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The Sushi memo is a 3 page legal memorandum on the topic of sushi allegedly written by a paralegal for the midtown Manhattan law firm of Paul, Weiss, Rifkind, Wharton & Garrison LLP, on July 9, 2003. The memo is complete with exhibits and footnotes, and discusses suitable choices for takeout sushi restaurants in the area. The memo became an urban legend after an article about it was published in The New York Times.

While some people believe it is a parody or a joke, associates and staff at the law firm confirm its authenticity. The firm impliedly admitted the authenticity of the memo by specifying that the paralegal's compensation for the time spent writing the memo was not billed to their clients.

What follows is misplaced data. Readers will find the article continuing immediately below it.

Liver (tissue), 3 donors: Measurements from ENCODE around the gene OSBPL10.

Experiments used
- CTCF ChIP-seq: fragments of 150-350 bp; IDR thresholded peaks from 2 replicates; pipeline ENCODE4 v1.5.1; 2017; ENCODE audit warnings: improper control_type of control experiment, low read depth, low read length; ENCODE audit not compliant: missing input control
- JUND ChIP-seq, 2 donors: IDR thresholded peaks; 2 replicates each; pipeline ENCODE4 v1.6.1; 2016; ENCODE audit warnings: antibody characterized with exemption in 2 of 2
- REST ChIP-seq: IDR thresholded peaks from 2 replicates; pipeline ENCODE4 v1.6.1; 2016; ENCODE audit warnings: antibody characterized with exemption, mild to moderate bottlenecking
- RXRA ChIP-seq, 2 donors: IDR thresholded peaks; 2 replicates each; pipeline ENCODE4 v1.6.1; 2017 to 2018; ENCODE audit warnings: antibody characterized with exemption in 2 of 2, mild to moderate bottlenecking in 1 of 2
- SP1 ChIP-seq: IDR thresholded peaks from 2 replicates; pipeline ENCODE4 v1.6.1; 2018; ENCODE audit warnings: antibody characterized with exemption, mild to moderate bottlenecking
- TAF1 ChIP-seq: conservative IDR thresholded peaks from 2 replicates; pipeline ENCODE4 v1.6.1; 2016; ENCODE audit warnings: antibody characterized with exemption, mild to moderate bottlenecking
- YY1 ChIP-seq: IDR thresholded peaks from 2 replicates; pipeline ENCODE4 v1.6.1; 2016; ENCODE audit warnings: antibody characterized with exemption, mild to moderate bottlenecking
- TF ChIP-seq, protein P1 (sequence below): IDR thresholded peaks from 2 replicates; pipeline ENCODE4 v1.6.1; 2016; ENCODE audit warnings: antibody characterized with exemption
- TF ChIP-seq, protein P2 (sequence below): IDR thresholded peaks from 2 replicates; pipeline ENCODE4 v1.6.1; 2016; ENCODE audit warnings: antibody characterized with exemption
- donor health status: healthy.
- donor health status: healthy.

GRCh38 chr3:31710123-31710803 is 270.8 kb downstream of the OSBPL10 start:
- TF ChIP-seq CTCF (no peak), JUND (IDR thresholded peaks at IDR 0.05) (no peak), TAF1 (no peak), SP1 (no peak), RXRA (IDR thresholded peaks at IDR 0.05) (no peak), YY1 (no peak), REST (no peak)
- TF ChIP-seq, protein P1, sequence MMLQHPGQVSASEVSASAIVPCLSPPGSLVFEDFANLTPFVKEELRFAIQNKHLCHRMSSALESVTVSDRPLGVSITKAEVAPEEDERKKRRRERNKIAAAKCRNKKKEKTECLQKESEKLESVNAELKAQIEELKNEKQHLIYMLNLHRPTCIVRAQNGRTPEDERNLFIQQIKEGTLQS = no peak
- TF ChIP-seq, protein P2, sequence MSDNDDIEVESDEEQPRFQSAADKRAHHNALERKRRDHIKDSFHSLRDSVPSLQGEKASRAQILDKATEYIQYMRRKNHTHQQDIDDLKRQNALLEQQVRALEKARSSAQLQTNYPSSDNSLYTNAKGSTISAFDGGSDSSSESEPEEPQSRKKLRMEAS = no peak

Others view the memo as an example of harsh conditions paralegals face in large law firms, where they are often asked to perform demanding, demeaning and often useless tasks assigned by their employers.

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